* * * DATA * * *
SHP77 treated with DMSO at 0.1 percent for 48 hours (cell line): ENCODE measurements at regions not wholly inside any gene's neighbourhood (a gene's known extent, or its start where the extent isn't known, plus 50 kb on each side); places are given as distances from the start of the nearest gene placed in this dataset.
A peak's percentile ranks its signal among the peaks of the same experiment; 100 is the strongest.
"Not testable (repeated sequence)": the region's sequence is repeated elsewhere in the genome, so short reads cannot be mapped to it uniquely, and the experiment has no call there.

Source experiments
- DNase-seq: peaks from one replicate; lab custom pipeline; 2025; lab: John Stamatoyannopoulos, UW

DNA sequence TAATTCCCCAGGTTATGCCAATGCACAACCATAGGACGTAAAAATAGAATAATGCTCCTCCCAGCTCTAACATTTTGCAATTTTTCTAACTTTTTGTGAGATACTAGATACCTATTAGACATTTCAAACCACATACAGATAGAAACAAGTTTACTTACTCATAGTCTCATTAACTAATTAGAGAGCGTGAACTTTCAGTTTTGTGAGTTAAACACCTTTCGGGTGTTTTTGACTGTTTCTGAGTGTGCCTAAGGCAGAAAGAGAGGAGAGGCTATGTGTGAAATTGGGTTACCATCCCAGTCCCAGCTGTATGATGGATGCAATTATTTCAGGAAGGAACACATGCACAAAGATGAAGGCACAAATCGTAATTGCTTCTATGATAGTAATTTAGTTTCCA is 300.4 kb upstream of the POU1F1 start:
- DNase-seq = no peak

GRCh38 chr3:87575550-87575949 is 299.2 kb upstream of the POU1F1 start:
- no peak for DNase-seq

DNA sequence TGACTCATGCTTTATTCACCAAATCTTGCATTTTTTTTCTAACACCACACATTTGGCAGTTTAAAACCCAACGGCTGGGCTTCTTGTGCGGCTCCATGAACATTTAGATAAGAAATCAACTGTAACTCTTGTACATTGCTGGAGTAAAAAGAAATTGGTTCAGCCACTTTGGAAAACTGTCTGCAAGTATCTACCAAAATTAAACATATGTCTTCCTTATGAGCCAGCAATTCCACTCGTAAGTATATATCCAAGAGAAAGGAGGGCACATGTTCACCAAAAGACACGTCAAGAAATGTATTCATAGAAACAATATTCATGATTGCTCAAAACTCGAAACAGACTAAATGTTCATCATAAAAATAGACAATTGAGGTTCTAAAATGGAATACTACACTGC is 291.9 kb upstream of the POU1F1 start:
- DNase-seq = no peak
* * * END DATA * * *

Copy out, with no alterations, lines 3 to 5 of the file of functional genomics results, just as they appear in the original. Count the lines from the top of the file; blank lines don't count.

"Not testable (repeated sequence)": the region's sequence is repeated elsewhere in the genome, so short reads cannot be mapped to it uniquely, and the experiment has no call there.

Source experiments
- DNase-seq: peaks from one replicate; lab custom pipeline; 2025; lab: John Stamatoyannopoulos, UW